Zack Martin (16th overall, 2014) was followed by Ronnie Stanley (6th overall, 2016), who gave way to Mike McGlinchey (9th overall, 2018). Hiestand also developed Quenton Nelson, who went on to be the highest interior offensive lineman drafted (6th overall, 2018) since 1986. Nelson and McGlinchey became the first pair of college offensive line teammates to be drafted in the first 10 picks since 1991, when Tennessee had tackles Charles McRae and Antone Davis go seventh and eighth. 

“It wasn’t surprising because the kind of guys they are, they absolutely did everything the right way, the way they took care of themselves, the way they trained, the teammates that they are and were,” Hiestand said. “They just did it all the way you wanted them to do it. So it was. It was a good moment.”

Hiestand said he had a sense of pride after seeing his two former players be drafted so high, even if he wasn't able to re-unite with either of them. The Bears, of course, didn’t have a chance to draft Nelson, and had conviction on using the eighth overall pick on linebacker Roquan Smith (as well as having tackles Charles Leno and Bobby Massie in place for the 2018 season). 

Anecdotally, one former Notre Dame player said (maybe half-jokingly) that Nelson and McGlinchey were fighting each other to see who could get drafted by the Bears to play with Hiestand again.

“There’s nobody that I’ve been around in this game that’s more passionate about what he does,” McGlinchey, now with the San Francisco 49ers, said of Hiestand at Notre Dame’s pro day in March. “There’s really only two things that are important to him, and that’s his family and then his offensive linemen. There’s a lot to be said for that. 

“In this game, everybody’s always trying to work an angle to up their own career — he doesn’t want to do anything but coach O-line, and that’s what really sticks out to us as players. He cares for us like we’re his own. Obviously he coaches extremely hard and is very demanding of his players, which I loved — he pushed me to be the player that I am.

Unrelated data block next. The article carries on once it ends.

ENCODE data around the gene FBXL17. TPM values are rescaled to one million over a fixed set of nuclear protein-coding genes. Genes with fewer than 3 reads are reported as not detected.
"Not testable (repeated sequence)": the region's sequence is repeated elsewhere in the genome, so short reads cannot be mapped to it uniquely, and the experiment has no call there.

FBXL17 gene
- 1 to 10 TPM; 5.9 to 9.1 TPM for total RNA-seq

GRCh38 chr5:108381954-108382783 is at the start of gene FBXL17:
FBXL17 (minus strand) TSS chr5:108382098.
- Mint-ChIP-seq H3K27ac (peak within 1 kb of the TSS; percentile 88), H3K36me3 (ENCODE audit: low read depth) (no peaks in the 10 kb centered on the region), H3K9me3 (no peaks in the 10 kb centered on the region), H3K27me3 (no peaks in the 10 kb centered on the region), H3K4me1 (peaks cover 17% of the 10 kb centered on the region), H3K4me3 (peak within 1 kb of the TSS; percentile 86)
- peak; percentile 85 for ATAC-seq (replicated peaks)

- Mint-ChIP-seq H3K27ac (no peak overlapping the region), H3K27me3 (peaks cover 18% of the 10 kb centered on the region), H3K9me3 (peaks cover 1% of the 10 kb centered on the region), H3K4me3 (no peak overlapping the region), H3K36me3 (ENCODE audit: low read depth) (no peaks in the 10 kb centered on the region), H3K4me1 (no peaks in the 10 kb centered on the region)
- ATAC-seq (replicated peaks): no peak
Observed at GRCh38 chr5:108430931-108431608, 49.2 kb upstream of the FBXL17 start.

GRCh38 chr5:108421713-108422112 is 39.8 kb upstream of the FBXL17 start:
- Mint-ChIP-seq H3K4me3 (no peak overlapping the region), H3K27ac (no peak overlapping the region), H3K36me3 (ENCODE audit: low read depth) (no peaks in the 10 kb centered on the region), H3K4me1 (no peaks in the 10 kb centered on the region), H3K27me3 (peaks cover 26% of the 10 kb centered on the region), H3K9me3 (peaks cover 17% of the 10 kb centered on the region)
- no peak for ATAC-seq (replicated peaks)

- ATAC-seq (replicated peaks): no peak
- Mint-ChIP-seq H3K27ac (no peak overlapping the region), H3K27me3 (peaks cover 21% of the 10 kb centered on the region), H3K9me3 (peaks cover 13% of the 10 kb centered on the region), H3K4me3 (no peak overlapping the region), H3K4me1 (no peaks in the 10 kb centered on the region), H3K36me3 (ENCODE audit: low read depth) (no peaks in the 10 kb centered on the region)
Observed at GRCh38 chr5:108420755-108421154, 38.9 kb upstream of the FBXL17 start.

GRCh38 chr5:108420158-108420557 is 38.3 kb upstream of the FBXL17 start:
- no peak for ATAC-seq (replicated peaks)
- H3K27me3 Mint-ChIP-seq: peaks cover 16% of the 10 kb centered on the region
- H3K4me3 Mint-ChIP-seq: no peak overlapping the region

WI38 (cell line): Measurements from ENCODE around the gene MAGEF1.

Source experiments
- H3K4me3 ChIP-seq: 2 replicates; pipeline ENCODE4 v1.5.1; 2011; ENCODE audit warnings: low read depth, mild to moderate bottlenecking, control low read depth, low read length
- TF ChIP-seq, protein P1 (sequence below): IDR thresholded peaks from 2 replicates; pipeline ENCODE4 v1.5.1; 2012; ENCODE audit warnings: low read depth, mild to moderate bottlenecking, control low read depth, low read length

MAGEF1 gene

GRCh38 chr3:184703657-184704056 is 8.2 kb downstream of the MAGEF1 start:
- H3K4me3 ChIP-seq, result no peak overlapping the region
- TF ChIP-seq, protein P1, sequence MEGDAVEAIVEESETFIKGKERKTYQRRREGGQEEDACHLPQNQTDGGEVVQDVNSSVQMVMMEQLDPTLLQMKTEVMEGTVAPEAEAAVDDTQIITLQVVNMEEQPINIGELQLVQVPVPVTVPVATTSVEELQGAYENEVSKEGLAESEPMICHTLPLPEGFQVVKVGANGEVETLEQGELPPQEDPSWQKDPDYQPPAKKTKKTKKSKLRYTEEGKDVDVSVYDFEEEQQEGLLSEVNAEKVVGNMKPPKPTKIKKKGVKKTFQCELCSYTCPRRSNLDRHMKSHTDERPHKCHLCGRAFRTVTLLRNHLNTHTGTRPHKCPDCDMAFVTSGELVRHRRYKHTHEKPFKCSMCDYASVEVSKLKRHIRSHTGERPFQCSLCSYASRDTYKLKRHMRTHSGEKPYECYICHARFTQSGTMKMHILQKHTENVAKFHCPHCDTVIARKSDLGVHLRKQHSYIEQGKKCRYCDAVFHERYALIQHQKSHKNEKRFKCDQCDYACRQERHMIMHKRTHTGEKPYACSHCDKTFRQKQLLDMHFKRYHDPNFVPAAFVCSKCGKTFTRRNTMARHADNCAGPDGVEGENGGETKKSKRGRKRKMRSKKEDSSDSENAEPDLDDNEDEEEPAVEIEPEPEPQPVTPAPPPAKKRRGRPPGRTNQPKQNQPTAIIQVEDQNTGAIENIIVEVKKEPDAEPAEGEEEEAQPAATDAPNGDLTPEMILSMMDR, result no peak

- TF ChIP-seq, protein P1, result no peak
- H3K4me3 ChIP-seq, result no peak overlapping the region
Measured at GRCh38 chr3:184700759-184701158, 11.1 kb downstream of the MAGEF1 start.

“I’m standing in front of all you guys because of Harry Hiestand. But the amount of passion and care that he has not only for his job but his teaching abilities and his players is what sets him apart.”

Hiestand could’ve stayed as long as he wanted at Notre Dame, presumably, given how much success he had recruiting and developing players there. But six years at one spot is a long time for a position coach, especially at the college level, where the grind of recruiting is so vital to the success of a program. It’s also not like every one of the blue-chip prospects Hiestand recruited to South Bend panned out, either. 

So Hiestand knew he wanted to get back to the NFL after coaching with the Bears under Lovie Smith from 2005-2009. It’s a new challenge for him now, not only to develop second-round pick James Daniels but to continue the growth of Cody Whitehair and Leno while getting the most out of Kyle Long, Massie and the rest of the group (back during his first stint with the Bears, Hiestand had the luxury of coaching experienced, more ready-made offensive lines). 

As one of the more highly-regarded offensive line coaches in the country, though, Hiestand could’ve jumped back into the NFL whenever, and nearly wherever, he wanted. And for him, coming back to the Bears was the perfect fit. 

“That’s an awesome, awesome place, a great franchise,” Hiestand said. “It was something, I always wanted to go back, I didn’t know where I would get the opportunity. So I’m just very fortunate it just happened to be back at the same place that I was before. There are a lot of things that are different but there’s also a lot that’s the same. 

“But it’s one of the — it is the greatest organization. Historically, this is where it all began, and being part of it — and the other thing, and I told those guys when I got here, when we get it done here, you guys are going to see this city like you’ve never seen it. And I remember that. That’s what we’re after.” 

On a scale of 1-10, Tarik Cohen says his dangerous level is 12

On a scale of 1-10, Tarik Cohen says his dangerous level is 12

Don't be fooled by Tarik Cohen's height. He has towering confidence and he's setting up to have a big role in coach Matt Nagy's offense in 2018.

“On a scale of 1-10, the dangerous level is probably 12,” Cohen said Wednesday at Halas Hall about the impact he can have in the Bears' new system. “Because in backyard football, it’s really anything goes, and it’s really whoever gets tired first, that’s who’s going to lose. I’m running around pretty good out here, so I feel like I’m doing a good job.”

Cohen proved last season he can thrive in space. He made an impact as a runner, receiver and return man and will have a chance at an even bigger workload this fall, assuming he can handle it.

With Jordan Howard established as the starting running back, Cohen knows his touches will come in a variety of ways.

“It might not necessarily be rushes,” he said. “But it’s going to be all over the field, and that’s what I like to do. Any way I can get the ball or make a play for my team, that’s what I’m looking forward to doing.”

Cohen averaged 4.3 yards-per-carry as a rookie and led all NFL running backs in the percentage of carries that went for at least 15 yards. He's a big play waiting to happen.